Pope Francis poses philosophical question to astronauts during first call to the space station

He wanted to hear the ISS crews' thoughts about man's place in the universe.

Pope Francis’s interview with astronauts on International Space Station took a philosophical turn as he made his first video call into space on Thursday.

The 80-year-old Argentinian became the second pontiff to speak to an ISS crew, six years after his predecessor Pope Benedict XVI’s historic video conversation.

European Space Agency’s Paolo Nespoli, who was at the space station in 2011 during the first papal call, was joined by Nasa astronauts Mark Vande Hei, Joe Acaba and Randy Bresnik and Russian cosmonauts Sergey Ryazanskiy and Alexander Misurkin for the 2pm (BST) call.

The Pope spoke in Italian, with Nespoli translating the conversation for his fellow crew members.

During the satellite link-up, he opened with a philosophical question – asking the astronauts about their perspective on man’s place in the universe.

ISS crew.
(Nasa TV/YouTube screenshot)

Nespoli admitted despite having the opportunity to spend time in space, he too remained “perplexed” about the answer, while Vande Hei said having a bird’s eye view of Earth made them “realise how fragile we are”.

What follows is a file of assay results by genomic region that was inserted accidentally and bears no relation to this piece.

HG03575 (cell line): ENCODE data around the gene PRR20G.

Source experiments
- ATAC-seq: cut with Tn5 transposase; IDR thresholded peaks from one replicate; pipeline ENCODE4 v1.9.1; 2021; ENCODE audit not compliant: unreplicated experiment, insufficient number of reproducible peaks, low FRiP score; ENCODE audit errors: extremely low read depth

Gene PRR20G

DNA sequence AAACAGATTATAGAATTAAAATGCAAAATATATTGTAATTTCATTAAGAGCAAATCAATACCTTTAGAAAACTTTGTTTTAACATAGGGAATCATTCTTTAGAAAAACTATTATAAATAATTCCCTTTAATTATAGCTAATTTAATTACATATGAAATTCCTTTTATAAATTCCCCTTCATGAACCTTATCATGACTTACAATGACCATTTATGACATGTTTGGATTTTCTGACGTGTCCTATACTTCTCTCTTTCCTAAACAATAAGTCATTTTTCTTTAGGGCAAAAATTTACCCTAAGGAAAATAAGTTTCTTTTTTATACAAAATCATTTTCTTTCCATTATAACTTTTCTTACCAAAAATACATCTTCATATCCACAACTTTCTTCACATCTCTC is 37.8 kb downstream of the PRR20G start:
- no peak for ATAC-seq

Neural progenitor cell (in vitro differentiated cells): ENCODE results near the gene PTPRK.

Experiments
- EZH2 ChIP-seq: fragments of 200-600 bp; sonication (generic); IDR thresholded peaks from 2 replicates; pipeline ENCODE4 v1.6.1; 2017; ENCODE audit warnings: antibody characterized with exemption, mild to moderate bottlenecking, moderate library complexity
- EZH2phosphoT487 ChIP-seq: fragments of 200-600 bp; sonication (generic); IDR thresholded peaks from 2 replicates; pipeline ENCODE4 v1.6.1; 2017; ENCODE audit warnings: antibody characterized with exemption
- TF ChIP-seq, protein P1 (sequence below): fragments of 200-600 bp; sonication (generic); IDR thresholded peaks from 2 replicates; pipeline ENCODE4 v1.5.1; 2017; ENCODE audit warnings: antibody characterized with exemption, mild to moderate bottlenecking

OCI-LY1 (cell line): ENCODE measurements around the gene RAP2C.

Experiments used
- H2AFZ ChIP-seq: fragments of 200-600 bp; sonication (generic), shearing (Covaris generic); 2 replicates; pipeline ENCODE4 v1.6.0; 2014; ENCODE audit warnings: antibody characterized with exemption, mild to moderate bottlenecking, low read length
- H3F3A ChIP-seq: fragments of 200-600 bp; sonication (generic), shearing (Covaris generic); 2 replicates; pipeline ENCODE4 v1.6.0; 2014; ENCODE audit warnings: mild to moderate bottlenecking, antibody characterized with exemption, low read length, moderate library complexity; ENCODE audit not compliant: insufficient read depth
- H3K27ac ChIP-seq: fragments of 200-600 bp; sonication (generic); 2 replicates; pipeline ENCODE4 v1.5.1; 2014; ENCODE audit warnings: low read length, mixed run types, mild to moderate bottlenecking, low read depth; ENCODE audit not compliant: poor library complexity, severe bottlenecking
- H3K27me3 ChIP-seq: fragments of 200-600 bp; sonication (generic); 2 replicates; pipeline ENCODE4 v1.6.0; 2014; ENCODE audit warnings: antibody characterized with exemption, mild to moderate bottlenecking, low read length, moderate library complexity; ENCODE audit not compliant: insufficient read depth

Francis asked the astronauts about what gave them the biggest joy during their time at the space station.

ISS mission commander Bresnik said being “able to look outside and see God’s creation” and see a “world without borders or conflicts” was a source of joy.

He said: “As we work here on the Space Station and within our international partnership, we hope that the example of what we can achieve together is an example of all our world and all of humanity.”

The Pope also asked the space crew about how they interpreted Dante’s verse from Divine Comedy where the medieval Italian poet talks of love being a force that moves the sun and the stars.

Flight engineer Misurkin said he had been listening to an audio book of Antoine de Saint-Exupery’s The Little Prince during his time on the ISS, and was taken by a little boy’s understanding of love.

His response was praised by the Pope, who said the astronaut had understood the humanistic message of the book.

The arrangements for Francis’s out-of-the-world phone call were made by the the ESA, with Nasa providing technical support.

The video call was streamed online by Nasa TV as well as the Vatican’s YouTube channel.

More than 200 astronauts have visited the ISS in the last 17 years. The space station laboratory has hosted more than 2,100 research investigations from scientists in more than 95 countries.

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